In the introduction to Postman’s classic Amusing Ourselves to Death he compares the futures presented in two sci-fi novels to make a point about the direction he sees our society going. He contrasts George Orwell’s 1984, in which oppressive governments use technology to control people and information access with Aldous Huxley’s Brave New World in which citizens welcome technology and drugs that control them. Postman argues that Orwell’s fear of technological control would come from outside is less likely than Huxley’s fear that technological control would ultimately come from within each one of us.
A Culturally Viable Alternative
The only problem with Postman’s metaphor is that no one today is familiar with Orwell or Huxley. In order to make Postman’s point understandable, I think it would be helpful to shift to the medium of film and choose movies that are common enough that most people will recognize them.
In place of Orwell’s 1984, I would suggest The Terminator. Though the original is 25 years old, James Cameron’s vision of a future controlled by oppressive technology embodied by Arnold Schwarzenegger is still common knowledge for most of us. The Governator clearly represents the worry of technological oppression from outside, and the heroes in the stories are concerned with preserving our humanity.
In place of Huxley’s Brave New World, an fun choice would be Wall-E, but it is not as ingrained in our culture and it’s message is almost too obvious. Instead, I think the Wachowski Brother’s The Matrix does a better job of portraying humans welcoming technological control. It’s hard to believe that this movie is already 10 years old, but who can forget the image of millions of humans living in pods connected to and powering the Matrix? Although the heroes in the story want to be freed from their oppressors, one of the movie’s great statements comes when the character Cypher (played by Joe Pantoliano) tries to betray the heroes for the chance to be reconnected to the Matrix and made unaware of the true reality of human suffering. He prefers to jettison his humanity for a false world of technological comforts.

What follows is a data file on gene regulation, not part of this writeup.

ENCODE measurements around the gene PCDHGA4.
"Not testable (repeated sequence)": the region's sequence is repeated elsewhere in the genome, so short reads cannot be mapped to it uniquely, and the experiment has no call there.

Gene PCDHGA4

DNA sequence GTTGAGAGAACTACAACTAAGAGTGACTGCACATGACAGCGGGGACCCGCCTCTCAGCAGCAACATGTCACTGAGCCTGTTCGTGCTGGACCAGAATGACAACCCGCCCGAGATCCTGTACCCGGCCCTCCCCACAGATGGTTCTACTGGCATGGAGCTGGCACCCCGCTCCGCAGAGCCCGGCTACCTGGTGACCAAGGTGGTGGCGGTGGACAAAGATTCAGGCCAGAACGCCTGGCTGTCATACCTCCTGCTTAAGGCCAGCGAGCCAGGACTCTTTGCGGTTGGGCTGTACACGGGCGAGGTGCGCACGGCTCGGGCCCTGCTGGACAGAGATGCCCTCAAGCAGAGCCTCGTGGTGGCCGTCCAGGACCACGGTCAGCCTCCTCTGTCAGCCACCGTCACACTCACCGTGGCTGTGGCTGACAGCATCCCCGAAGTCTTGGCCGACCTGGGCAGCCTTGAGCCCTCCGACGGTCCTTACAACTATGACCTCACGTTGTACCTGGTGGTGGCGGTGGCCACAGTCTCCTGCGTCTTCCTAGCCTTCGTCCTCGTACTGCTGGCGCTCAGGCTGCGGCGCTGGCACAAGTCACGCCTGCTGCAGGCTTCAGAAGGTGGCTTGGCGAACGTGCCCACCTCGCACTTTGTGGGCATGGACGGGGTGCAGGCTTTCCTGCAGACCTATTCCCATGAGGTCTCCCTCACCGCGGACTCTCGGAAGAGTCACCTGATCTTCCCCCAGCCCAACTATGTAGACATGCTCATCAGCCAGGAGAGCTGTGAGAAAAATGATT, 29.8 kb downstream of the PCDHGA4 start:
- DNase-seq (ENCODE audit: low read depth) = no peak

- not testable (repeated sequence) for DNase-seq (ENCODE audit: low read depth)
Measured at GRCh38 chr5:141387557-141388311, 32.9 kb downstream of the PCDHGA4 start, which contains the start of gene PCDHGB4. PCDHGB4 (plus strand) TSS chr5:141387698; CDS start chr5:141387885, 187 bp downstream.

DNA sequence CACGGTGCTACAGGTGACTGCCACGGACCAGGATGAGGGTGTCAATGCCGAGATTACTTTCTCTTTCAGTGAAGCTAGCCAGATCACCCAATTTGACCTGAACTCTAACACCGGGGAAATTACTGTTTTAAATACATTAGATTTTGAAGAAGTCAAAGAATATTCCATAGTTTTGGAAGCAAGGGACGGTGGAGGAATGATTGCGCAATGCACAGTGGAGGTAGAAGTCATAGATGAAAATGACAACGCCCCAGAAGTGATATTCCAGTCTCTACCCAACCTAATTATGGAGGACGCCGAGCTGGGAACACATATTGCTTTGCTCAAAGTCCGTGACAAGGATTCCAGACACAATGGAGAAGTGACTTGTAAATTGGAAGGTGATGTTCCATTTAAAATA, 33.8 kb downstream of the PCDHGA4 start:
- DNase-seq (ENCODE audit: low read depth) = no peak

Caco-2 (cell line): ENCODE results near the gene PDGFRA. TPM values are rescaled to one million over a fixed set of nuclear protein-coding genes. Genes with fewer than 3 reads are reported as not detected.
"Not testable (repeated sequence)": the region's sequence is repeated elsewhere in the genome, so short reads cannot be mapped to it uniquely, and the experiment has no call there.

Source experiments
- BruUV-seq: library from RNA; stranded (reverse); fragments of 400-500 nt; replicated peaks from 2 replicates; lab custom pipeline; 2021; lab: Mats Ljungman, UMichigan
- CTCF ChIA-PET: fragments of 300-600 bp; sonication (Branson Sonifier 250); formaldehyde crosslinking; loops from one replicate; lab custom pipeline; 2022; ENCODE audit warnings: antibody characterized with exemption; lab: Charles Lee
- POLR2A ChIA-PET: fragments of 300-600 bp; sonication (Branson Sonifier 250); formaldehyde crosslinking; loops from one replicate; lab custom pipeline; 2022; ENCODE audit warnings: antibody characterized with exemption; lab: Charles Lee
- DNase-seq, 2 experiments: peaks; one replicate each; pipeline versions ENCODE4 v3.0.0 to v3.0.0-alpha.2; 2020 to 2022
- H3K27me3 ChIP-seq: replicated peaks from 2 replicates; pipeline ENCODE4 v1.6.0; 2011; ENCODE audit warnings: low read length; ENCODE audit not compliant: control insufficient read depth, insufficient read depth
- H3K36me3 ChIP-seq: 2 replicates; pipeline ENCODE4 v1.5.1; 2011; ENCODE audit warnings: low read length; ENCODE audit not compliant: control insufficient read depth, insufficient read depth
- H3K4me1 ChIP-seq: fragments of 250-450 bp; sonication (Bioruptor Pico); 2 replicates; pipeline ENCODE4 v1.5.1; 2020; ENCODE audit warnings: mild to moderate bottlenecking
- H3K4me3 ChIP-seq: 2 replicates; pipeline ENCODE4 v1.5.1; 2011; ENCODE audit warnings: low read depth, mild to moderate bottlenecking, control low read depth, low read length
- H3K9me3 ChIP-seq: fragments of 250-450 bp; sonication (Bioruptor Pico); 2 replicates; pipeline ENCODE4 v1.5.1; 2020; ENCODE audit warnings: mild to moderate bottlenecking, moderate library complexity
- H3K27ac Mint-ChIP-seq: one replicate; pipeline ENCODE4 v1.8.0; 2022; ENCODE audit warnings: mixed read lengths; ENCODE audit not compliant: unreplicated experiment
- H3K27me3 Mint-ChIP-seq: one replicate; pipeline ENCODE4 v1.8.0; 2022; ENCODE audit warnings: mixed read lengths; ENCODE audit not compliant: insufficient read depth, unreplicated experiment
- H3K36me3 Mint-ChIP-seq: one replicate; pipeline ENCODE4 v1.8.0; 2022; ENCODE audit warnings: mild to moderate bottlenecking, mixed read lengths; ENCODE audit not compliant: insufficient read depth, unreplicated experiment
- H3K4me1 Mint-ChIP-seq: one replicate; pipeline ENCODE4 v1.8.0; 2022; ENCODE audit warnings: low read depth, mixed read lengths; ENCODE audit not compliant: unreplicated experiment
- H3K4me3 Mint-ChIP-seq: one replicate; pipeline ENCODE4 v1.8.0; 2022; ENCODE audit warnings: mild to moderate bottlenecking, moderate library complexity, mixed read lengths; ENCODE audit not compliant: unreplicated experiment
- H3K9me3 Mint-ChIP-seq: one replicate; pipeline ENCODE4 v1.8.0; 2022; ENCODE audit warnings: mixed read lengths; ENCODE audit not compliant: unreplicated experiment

Today and Tomorrow?
Cameron’s Terminator makes for great entertainment and a spooky vision of technology taking over the world through guns and metal. But just as Postman argued that Huxley’s portrayal of a technological takeover which is welcomed by humanity is more probably, I think that The Matrix offers a clearer portrait of the trajectory of today’s world.
For all the good our gadgets and social networks do, do we not feel at times as though they are taking over the best parts of our lives?
There is no Governator holding a gun to our heads shouting, “You must be checking the Twitt-ah every oww-ah!” Instead, we are the ones who find it hard to turn it all off. Have we not become just a little bit like Cypher in our desire to be connected all the time? Does this not betray how much we love our technology sometimes more than even our humanity?
Postman was of course not arguing that we should sit around wondering which future to fear. Instead he was using those visions of the future as a way of understanding our present. Similarly, our comparison of The Terminator and The Matrix is designed to help us ask good questions about where we are headed in our own lives.
Are we being fully human in a way that honors the image of God imprinted upon us? Do we use technology to glorify God through redeeming areas of human life or do we allow technology to slowly replace our God-given limitations? Are we tempted to live a life disconnected from the pain and difficulty of reality in favor of easy and fast electronic stimulation?
Which trajectory do you see yourself on? Can you think of a better illustration of our world?